He spoke about a recent TODAY article on how people working in vocational and social jobs are devalued and compensated lowly due to the high premium that Singapore places on the pursuit of educational qualifications.

People who come from low socioeconomic backgrounds also are less likely to experience equal opportunities, said Mr Agarwal, citing Professor Teo You Yenn’s book, This Is What Inequality Looks Like.

He said the book shows that the opportunity of work-life balance is not as attainable for people from lower income families compared to those who are more affluent.

“Child care is an example. Most child care operating hours currently cater for office jobs,” said Mr Agarwal.

This affects the opportunities for low income workers who work irregular hours to access child care support.

He also questioned whether this meant there was a bias towards those who work in office jobs.

Mr Koh is of the view that the meritocratic system in Singapore functions on two assumptions, which may not reflect the reality faced by Singaporeans.

“The first assumption is that everyone starts on a level playing field. But we all know, even with equal opportunities, different people will have different access to those opportunities. So how do we fill in that gap of opportunities?” said Mr Koh.

“Second, everyone has a different definition of success. There is an individual’s definition of success and society’s definition of success. So we need to be able to include different definitions of success.”


While youths want more consultative leadership, there must also be young people who want to offer suggestions, said Mr Ng, in response to a question of whether there is a need for more alternative voices in Singapore politics.

Mr Tan added that there are gaps that the Government may not be able to fill, but youth-driven, ground-up and voluntary initiatives have been successful in addressing these gaps.

He also said that instead of asking about the Singapore that youths want, young people should also think of and embody the characteristics of youths that the country needs to develop and move forward.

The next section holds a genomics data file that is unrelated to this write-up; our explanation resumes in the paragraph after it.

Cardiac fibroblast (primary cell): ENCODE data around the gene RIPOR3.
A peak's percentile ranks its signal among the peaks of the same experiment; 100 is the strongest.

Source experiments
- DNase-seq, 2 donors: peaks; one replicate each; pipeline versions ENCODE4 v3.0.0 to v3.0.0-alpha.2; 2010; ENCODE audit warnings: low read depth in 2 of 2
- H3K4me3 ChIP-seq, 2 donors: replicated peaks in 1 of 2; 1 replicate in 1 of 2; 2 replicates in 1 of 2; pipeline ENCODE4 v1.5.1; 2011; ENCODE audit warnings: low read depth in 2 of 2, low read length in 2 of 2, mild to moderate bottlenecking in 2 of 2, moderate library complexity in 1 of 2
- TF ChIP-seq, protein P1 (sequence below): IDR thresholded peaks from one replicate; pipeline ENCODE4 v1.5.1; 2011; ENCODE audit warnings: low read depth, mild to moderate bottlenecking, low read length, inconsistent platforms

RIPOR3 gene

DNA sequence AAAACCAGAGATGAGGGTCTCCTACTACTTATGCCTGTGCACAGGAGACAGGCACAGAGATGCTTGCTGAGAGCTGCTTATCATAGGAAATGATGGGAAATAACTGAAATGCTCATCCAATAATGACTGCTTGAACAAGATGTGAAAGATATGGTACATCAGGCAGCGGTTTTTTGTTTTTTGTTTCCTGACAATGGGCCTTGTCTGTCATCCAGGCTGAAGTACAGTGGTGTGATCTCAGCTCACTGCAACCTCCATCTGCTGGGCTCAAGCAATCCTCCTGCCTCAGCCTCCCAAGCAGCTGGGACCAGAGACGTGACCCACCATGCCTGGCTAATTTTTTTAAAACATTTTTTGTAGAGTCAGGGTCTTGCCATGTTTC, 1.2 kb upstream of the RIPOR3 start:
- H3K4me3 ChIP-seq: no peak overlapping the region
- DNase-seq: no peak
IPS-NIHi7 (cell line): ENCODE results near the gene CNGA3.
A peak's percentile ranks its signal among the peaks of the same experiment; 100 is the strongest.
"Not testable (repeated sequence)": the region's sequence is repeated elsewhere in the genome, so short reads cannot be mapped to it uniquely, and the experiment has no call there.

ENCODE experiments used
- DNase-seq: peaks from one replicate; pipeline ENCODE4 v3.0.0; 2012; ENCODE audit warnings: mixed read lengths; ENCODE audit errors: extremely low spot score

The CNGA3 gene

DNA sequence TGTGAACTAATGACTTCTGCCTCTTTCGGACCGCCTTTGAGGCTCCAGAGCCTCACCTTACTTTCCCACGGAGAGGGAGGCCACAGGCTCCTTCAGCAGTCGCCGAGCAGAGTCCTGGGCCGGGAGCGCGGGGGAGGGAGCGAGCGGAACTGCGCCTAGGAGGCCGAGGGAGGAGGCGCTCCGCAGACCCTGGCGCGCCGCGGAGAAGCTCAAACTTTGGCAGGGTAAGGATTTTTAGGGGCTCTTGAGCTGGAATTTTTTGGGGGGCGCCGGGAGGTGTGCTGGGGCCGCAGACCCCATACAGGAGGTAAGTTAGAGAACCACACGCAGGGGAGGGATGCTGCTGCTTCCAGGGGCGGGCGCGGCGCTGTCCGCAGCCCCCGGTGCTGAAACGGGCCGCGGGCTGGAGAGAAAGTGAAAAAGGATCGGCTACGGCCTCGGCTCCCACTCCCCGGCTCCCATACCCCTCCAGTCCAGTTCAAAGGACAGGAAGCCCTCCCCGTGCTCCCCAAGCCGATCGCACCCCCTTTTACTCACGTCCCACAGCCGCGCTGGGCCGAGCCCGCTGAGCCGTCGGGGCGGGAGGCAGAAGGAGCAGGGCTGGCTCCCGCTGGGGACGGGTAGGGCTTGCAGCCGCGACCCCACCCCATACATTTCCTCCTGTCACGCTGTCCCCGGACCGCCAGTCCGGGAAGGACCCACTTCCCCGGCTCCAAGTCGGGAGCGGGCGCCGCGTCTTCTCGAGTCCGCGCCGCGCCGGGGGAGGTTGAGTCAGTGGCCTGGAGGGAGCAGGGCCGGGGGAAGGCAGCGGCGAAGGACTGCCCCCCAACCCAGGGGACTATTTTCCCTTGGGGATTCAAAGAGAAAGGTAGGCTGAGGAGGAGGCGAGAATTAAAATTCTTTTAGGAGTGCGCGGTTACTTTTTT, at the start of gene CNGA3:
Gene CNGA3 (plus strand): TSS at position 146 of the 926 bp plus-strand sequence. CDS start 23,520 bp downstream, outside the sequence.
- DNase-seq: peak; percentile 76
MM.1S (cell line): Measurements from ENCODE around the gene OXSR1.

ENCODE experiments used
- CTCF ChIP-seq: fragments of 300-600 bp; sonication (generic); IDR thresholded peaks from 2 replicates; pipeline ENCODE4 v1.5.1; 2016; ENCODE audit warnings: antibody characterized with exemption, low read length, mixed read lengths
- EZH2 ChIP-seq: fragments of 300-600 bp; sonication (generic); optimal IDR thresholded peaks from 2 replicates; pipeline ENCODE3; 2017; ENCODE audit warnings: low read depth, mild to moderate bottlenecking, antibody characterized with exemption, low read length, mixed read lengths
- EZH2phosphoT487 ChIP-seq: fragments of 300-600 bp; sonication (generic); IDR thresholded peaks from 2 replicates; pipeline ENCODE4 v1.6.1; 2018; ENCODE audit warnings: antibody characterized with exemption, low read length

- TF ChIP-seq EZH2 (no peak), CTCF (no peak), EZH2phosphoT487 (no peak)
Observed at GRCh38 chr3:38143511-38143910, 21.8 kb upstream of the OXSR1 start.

Mr Koh said that Singapore youths can participate in the nation’s development at the individual level by discussing and talking about current political issues, at the social level by volunteering and doing the legwork for organisations, and at the national level by joining political parties that align with their values.

A student from the audience member said that the session helped her understand the state of politics in Singapore.

“This session has inspired me to contribute more to society. I think a lot of youths at my age don’t really care (about politics) because they are mostly focused on studies,” said Lau Yu Yan, a 17-year-old student from National Junior College (NJC).

“But the (political) changes actually affect us in the future. So it’s important to take time now to try to involve yourself in initiatives by starting small, such as volunteering.”

Another student, 17-year-old Koen Wong Yong, also from NJC, said: “Knowing that the Government puts a lot of emphasis on people’s opinions and actually takes into account what I say, I think now it is more important to do the work and submit my responses, so I can contribute to Singapore.”

Related topics

meritocracy Politics Singapore politics